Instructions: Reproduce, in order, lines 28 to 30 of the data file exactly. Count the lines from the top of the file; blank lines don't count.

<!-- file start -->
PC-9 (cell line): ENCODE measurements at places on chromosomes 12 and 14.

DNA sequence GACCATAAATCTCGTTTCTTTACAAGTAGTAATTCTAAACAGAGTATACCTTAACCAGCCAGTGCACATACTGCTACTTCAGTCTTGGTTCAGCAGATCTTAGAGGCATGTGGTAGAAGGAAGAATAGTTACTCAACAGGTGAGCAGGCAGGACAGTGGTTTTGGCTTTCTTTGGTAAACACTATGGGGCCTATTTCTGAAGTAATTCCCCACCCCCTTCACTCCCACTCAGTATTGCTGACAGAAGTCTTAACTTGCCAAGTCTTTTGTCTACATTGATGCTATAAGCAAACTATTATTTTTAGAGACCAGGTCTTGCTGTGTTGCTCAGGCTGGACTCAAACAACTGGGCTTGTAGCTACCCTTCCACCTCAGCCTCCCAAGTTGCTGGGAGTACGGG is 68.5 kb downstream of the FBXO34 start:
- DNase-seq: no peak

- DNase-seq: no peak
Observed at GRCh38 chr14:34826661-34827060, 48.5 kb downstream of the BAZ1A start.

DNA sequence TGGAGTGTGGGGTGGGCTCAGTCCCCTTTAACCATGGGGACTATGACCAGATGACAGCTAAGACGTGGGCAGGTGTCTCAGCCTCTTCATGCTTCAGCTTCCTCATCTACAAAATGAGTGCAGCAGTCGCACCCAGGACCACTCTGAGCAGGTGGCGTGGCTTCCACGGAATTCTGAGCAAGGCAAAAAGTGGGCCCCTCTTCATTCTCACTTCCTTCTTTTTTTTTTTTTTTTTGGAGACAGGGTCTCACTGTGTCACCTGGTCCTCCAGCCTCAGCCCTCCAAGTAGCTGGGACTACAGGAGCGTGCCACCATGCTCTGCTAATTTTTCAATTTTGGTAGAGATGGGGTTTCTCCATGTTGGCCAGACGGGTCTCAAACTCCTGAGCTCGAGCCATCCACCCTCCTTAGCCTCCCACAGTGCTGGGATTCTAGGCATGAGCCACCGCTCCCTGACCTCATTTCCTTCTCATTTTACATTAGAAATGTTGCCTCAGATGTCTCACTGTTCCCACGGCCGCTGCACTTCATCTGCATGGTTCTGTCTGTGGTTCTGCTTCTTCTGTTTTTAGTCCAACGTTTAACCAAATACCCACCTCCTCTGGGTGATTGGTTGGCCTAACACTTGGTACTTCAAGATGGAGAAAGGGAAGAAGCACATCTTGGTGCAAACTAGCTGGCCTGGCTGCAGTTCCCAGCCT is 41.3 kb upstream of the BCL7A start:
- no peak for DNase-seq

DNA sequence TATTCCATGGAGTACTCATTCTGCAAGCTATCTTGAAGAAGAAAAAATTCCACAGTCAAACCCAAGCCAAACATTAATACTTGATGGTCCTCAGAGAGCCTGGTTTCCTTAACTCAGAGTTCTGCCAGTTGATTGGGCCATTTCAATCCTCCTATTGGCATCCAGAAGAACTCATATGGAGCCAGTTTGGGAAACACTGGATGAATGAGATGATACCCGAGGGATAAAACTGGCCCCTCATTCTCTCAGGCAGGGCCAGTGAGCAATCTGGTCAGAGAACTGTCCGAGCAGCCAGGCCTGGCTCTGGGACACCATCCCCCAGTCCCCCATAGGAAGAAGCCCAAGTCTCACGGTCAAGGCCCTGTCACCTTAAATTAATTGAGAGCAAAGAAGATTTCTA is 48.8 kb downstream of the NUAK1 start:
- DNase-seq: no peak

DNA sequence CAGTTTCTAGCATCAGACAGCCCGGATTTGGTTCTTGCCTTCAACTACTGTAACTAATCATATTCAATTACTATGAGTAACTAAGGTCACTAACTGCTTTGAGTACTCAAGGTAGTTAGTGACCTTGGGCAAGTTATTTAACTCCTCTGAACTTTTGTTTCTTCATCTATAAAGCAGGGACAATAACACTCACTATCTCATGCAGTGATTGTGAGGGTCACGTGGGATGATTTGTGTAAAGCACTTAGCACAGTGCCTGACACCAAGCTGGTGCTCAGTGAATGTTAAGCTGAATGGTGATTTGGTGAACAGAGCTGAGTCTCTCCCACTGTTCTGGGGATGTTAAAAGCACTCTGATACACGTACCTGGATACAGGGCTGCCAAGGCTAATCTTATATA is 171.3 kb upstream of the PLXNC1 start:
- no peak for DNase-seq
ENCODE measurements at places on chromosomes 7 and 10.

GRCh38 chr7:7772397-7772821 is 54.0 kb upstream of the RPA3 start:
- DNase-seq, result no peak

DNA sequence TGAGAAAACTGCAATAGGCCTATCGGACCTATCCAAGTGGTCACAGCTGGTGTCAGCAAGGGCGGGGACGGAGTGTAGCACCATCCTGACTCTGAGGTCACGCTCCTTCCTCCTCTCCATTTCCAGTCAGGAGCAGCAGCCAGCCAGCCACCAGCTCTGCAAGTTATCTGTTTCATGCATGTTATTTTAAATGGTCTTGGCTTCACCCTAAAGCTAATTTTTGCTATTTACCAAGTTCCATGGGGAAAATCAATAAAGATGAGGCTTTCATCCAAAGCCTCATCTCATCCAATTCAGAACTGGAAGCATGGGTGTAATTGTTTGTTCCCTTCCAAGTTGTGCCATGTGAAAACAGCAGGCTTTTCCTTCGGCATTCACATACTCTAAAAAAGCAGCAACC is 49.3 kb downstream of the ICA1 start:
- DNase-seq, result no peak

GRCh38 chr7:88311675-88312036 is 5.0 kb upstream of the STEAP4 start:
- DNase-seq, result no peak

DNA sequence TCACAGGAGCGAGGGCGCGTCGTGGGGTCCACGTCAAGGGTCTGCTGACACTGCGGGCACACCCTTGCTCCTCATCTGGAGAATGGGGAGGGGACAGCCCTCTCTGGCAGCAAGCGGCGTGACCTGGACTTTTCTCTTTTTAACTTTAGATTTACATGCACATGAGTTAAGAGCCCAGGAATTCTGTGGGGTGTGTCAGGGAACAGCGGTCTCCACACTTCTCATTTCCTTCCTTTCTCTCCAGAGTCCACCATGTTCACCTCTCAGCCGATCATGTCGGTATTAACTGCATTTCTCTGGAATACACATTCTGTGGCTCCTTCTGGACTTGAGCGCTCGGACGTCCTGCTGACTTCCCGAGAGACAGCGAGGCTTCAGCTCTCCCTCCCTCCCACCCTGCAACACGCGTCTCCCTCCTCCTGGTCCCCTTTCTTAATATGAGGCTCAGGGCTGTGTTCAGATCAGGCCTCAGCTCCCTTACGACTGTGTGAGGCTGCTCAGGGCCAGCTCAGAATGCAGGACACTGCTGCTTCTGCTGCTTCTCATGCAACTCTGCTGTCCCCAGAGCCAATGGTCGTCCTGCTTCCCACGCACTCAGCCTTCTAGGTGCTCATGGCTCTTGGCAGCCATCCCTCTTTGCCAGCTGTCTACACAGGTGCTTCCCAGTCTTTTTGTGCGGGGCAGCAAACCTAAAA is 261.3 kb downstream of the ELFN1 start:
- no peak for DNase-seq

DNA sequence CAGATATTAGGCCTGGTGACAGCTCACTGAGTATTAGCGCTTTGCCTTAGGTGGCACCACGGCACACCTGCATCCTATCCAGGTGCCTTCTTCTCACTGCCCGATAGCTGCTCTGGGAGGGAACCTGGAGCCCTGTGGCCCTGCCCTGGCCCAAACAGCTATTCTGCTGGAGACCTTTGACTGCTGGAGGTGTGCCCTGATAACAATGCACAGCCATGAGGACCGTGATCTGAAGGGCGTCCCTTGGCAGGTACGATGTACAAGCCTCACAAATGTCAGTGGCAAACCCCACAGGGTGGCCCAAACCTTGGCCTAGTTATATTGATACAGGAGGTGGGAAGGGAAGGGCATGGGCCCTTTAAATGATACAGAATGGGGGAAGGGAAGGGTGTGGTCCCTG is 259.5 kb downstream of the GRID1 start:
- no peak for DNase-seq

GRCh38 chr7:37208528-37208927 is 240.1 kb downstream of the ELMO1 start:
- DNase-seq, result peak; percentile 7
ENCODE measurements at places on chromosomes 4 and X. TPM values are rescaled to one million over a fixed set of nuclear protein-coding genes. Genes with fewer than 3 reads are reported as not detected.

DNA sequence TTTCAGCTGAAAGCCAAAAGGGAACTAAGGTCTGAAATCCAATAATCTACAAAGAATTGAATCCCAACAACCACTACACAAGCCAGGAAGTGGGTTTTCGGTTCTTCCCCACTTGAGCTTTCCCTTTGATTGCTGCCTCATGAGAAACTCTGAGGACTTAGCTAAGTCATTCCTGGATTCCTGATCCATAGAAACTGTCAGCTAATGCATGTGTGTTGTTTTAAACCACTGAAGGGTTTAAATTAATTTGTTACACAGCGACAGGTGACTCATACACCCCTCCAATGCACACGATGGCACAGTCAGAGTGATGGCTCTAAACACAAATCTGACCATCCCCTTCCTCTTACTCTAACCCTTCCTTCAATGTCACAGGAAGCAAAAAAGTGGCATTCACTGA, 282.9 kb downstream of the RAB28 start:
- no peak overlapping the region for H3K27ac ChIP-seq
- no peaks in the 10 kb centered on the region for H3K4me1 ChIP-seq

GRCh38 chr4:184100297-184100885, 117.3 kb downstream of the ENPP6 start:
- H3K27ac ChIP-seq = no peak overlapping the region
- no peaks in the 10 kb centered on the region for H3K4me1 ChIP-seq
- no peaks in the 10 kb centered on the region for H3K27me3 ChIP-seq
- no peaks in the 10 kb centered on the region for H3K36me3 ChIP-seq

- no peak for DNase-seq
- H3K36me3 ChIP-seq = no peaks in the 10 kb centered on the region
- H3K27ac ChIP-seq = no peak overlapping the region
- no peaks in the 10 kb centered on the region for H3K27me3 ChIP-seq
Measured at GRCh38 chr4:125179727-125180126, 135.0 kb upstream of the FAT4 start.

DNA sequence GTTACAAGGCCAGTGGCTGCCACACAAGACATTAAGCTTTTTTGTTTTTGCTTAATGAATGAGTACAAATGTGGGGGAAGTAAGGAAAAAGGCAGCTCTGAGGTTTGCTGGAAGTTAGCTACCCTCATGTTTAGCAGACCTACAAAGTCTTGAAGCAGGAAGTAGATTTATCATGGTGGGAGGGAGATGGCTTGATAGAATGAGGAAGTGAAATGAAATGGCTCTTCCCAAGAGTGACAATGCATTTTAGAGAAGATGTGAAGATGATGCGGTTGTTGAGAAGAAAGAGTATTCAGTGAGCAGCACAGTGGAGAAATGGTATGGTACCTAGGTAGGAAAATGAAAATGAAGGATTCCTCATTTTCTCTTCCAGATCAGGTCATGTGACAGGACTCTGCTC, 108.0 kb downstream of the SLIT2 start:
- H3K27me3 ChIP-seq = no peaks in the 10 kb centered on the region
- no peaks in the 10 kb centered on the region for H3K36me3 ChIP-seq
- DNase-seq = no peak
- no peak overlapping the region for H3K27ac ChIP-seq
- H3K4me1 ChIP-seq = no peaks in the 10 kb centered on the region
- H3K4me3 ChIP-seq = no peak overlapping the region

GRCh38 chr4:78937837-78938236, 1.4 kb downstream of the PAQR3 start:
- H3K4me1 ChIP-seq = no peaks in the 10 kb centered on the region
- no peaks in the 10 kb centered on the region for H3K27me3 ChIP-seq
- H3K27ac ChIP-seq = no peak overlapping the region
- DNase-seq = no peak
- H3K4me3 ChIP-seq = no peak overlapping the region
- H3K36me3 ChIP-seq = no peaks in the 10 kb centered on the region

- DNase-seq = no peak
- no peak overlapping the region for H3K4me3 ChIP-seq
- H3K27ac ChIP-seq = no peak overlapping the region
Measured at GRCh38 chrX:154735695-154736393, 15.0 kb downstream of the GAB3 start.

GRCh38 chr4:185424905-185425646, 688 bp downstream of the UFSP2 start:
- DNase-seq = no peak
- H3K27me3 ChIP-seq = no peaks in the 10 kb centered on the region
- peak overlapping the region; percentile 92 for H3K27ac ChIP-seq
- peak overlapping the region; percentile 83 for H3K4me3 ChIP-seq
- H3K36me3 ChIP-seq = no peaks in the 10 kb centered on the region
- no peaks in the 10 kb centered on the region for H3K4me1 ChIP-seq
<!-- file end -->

- no peaks in the 10 kb centered on the region for H3K4me1 ChIP-seq

GRCh38 chr4:184100297-184100885, 117.3 kb downstream of the ENPP6 start:
- H3K27ac ChIP-seq = no peak overlapping the region